Don’t get a tax refund. That’s one of the first things most personal finance bloggers will tell you. It’s giving the government an interest free loan. That’s what they will say to justify the reasoning. Keep the money yourself. That’s the advice you’ll get. Earn the interest on your own money. That’s the benefit you’ll be told justifies it.
I’m here to tell you that you don’t need to worry about it. If you get a refund, even a large one, it’s no big deal. It really isn’t much of a problem at all.
The Justification For No Refund
Avoiding a tax refund was one of the first big tenets of personal finance I heard when I started reading money blogs. That was over ten years ago. I listed above the reasons, but it basically boils down to the idea that you shouldn’t give the government an interest free loan. It’s money that you paid all year that you get back, right? So, you should earn interest on it. Interest is more money. More money is great for personal finance. It all makes perfect sense.
It’s Stale Advice
Back in the day ten years ago, I was 100% for this. However now, I really don’t think it’s that important. Why? Two
words: Interest rates.
Ten years ago, banks were flying high and paying out big interest on savings accounts. Getting a yield of 5-6% was not uncommon. Things like CDs and such could get you 7% or more.
That was pretty big money.
Now, interest rates are pretty low. The biggest savings rate I earn is 1.75%, and that’s up big from a few years ago. It was 1%.
Say you get a $3,000 refund. Your interest, back in the heydey, could have been as high as $210. Now, with 1.75%, you’d get $52.50. *I know that it wouldn’t come to these exactly, but for simplicity purposes, I’m going with these.
When Something May Not Be Better Than Nothing
One thing I still hear is that, even with low rates, it’s still free money. After all, while $52.50 isn’t as much as the $210 you could have earned, it’s still $52.50. You should grab it, right?
My answer: Sure, but….what about temptation?
See, when you get extra money in your check, it’s easy to say that you won’t spend it. But, what if you do? In my example above, it would only take $52.50 of spending through the entire year before you come out behind.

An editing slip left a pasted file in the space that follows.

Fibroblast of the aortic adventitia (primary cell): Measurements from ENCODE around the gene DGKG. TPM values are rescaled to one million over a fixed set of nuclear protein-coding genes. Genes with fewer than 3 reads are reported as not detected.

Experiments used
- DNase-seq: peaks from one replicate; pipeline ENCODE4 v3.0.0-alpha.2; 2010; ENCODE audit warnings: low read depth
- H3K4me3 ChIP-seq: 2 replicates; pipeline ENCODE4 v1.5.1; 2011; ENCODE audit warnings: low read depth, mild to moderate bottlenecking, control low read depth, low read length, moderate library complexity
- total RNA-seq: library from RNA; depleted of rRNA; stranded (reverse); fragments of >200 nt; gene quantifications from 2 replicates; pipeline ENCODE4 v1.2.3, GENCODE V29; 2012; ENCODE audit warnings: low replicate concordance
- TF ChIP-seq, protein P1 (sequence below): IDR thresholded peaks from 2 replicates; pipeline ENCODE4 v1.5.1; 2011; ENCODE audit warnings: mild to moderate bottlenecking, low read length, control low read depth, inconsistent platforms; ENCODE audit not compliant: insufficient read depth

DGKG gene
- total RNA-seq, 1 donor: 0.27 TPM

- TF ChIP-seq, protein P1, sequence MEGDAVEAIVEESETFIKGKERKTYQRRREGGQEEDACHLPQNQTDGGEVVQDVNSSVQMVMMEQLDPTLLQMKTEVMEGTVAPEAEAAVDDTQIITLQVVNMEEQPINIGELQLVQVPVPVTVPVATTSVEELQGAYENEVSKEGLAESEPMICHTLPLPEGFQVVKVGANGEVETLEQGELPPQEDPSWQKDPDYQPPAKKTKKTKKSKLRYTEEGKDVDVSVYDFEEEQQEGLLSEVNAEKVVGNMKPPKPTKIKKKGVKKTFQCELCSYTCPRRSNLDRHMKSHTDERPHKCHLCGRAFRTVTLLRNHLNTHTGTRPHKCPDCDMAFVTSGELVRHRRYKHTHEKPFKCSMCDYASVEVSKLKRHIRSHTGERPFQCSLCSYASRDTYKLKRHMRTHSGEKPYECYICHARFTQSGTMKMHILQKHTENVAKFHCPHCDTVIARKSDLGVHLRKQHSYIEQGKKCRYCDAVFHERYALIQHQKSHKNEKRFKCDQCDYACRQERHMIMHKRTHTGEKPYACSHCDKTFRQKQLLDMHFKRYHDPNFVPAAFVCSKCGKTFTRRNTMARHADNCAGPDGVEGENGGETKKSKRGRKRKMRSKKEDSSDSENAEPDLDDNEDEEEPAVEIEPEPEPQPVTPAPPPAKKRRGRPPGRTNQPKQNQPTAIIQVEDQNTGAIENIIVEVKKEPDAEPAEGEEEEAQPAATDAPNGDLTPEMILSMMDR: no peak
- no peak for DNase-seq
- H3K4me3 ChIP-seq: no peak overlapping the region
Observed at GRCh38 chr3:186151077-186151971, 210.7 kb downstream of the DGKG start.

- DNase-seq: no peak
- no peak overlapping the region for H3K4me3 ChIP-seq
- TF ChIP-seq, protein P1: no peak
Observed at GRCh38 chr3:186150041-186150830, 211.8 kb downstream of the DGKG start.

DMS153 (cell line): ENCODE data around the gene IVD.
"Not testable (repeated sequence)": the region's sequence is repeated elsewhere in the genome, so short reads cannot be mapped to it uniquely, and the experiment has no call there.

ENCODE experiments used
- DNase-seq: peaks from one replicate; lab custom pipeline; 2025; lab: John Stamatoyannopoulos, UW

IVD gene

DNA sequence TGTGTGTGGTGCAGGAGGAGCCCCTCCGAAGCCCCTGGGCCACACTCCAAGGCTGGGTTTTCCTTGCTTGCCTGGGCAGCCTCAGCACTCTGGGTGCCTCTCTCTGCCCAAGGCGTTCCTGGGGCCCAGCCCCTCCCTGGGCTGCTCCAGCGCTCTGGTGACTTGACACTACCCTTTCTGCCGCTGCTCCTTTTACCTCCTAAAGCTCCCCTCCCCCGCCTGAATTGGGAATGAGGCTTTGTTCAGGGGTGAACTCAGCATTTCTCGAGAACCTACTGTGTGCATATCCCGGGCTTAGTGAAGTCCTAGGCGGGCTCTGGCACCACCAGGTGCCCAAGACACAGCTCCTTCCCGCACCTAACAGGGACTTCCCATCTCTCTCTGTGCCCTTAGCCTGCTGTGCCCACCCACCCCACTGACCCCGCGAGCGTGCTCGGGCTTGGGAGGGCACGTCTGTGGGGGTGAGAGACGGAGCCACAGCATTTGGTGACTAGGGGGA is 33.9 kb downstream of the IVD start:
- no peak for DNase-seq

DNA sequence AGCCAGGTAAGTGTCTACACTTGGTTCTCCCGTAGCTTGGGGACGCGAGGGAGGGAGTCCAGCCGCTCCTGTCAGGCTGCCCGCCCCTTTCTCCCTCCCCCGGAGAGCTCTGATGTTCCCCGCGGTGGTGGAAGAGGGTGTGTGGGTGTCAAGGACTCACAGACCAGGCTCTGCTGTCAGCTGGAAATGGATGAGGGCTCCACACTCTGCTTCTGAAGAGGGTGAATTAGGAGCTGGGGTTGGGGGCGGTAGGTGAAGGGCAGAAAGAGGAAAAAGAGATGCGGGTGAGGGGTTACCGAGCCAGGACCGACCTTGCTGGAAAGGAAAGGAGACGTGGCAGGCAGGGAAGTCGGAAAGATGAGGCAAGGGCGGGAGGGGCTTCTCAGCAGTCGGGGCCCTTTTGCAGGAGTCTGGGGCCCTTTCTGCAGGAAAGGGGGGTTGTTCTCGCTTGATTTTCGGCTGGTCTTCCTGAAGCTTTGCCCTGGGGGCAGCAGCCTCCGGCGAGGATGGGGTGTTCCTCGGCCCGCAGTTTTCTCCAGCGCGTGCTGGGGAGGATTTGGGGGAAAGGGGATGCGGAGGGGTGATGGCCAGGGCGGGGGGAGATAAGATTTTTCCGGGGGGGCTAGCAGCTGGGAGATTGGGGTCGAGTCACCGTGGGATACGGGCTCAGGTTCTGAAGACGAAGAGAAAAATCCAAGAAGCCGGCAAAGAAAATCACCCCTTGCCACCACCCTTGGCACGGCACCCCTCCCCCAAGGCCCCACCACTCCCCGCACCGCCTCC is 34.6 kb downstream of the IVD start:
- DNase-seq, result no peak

Think about that. $1 per week and you’d be behind. One night out with dinner and drinks. You get the point.
You Can’t Spend What You Don’t See
Getting $52.50 is certainly nothing to sneeze at. But, if you take away the temptation to spend that throughout the year, most people won’t. If you don’t see it, you’ll be less inclined to spend it.
Is taking away $52.50 a small price to pay to end up with a guaranteed $3,000? I think that for many, it might be.
It’s All Discipline
Many will read this and be aghast. They’ll say that of course they could save that money every week. They’ll point out that any money left on the table is foolish. They’re right.
But the fact is, those people are in the minority when it comes to saving. Many people may not be disciplined enough to end up with that full $3,052.50 at the end of the year.
See, I’d rather a whole bunch of people end up with $3,000 than end up with $2,500 because they spent $10 per week throughout the year. For many, that’s worth it.
Know Yourself And Trust Your Gut
If you end up getting a hefty tax refund, don’t beat yourself up. If anything, understand that it’s still your money. Interest alone won’t make you rich, so don’t sweat the lost opportunity.
If you think you can make the change, then do so. Keep the money. Enjoy the interest.
But if you decide it’s not worth it, don’t sweat it. If you think you might get tempted to spend a little bit, then let the government have their loan. Take your refund next year and enjoy it. I promise it’s not that big of a deal.
Readers, what do you think about getting a tax refund? Am I violating the personal finance code of ethics, or do you see my point?